From Oct. 23—Nov 20, we are leading a pilgrimage of 100 participants to the Whitney Plantation in Edgar, Louisiana, which focuses on plantation life from the perspective of the enslaved person. With our required pre- and post-meetings, we expect small groups to be generative and to lean into each of the Becoming Beloved Community quadrants, exploring next steps to delve deeper into our respective communities. We expect many long-lasting relationships and cooperating partnerships.
In spring 2022, we will host a Service of Repentance at our Cathedral in Mobile, Alabama, to which are invited other Christian churches, the Mobile Christian Jewish Dialogue members and friends, the Trialogue (Muslim-Jewish-Christian), and others to help expand the reach of the service’s message and meaning. Prior to the service we will have information booths from advocacy groups, essay and poetry contests, choirs, and drama to share stories of the sin of racism, the long-lasting effects, and how we can go forward together.
Just completed was our annual Jonathan Myrick Daniels Pilgrimage. Jonathan Myrick Daniels was an Episcopal seminarian killed while working in the civil rights movement in Hayneville, Alabama. Guest speakers this year were the Rev. Kim Jackson (also a Georgia state senator) and Dr. Catherine Meeks, whose remarks focused on threats to voting rights at the time Jonathan was martyred and, sadly, today. A unique partnership was enjoyed this year for this virtual event among the Episcopal Diocese of Alabama, Episcopal Diocese of the Central Gulf Coast, and Episcopal Divinity School of Union Theological Seminary.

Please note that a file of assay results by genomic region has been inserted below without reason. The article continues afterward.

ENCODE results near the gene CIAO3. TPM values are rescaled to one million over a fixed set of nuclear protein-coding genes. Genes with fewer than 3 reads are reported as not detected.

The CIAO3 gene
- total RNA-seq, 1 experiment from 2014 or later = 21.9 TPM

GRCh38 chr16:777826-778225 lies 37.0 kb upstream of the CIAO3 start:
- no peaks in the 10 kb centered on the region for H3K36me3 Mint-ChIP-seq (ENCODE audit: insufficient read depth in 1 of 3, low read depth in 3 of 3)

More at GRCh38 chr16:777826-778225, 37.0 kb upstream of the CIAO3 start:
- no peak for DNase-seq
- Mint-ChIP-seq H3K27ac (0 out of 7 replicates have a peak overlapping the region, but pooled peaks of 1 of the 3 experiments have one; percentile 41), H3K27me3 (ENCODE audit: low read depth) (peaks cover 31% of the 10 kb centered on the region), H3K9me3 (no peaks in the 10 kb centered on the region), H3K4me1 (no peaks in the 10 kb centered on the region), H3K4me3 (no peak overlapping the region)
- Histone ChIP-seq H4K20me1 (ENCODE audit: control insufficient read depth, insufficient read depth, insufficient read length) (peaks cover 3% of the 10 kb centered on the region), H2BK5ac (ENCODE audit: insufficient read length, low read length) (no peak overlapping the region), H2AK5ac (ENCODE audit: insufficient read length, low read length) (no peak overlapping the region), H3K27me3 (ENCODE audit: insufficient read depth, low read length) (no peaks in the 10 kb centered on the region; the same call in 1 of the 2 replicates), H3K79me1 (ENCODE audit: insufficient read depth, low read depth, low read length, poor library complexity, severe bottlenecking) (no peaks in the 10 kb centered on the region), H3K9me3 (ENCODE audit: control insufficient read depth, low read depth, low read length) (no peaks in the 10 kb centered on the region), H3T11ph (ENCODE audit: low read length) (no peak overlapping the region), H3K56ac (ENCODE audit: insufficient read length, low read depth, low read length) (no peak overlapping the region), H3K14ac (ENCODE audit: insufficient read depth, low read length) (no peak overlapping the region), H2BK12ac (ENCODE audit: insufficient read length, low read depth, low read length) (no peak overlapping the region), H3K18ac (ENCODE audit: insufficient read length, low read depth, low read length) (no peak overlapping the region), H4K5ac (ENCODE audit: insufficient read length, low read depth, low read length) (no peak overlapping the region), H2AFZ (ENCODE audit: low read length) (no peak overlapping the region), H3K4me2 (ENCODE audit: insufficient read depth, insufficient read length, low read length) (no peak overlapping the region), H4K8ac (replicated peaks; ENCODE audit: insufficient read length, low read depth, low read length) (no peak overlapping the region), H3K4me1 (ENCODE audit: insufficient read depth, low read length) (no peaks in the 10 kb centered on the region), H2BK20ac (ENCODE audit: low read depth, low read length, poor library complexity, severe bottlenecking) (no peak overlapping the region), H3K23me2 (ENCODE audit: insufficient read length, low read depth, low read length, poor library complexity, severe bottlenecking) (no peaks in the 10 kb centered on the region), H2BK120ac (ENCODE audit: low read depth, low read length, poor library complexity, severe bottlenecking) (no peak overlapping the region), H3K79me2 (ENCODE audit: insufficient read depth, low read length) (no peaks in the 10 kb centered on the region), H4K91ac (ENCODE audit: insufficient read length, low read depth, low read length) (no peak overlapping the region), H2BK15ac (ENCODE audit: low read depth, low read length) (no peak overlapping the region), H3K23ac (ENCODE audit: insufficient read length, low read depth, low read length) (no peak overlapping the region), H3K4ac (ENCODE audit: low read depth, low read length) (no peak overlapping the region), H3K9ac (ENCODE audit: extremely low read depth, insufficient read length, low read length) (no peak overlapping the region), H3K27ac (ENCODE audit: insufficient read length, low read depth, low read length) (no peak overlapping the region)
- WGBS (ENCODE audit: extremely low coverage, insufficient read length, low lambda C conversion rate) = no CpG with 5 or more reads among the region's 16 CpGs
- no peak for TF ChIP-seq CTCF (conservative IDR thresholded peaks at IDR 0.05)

Because the issues of racial equity and inclusion are not a binary white-and-black skin concern, we are hosting a pilgrimage to the annual Thanksgiving Pow Wow conducted by the Poarch Band of Creek Indians in Atmore, Alabama. We previously visited their new interpretive museum and were given a private tour and discussion.
We continue our Racial Reconcilitation Sacred Conversations workshops online, with the never-ending hope of returning in person. Our speaker series also continues virtually.
Our grant partners, their members and general public who desire to become informed, to grow concerned, and to be called into action are invited to participate in our many offerings. We aren’t tourists. We are truly pilgrims on a journey of Becoming Beloved Community.
Gary Moore and Joe McDaniel, Jr. met while serving on a bishop search committee, during which time they explored issues important to the church. Racial justice was chief among their concerns. From that experience they obtained approval from Bishop Russel Kendrick to form a diocesan Commission on Racial Justice and Reconciliation, which has attracted superb members. Both men had legal careers, with Joe practicing corporate finance law on Wall Street and Gary working for the U.S. Department of Justice with an emphasis on civil rights enforcement.
The Commission on Racial Justice and Reconciliation received an Impact Grant in the 2019 Becoming Beloved Community grant cycle.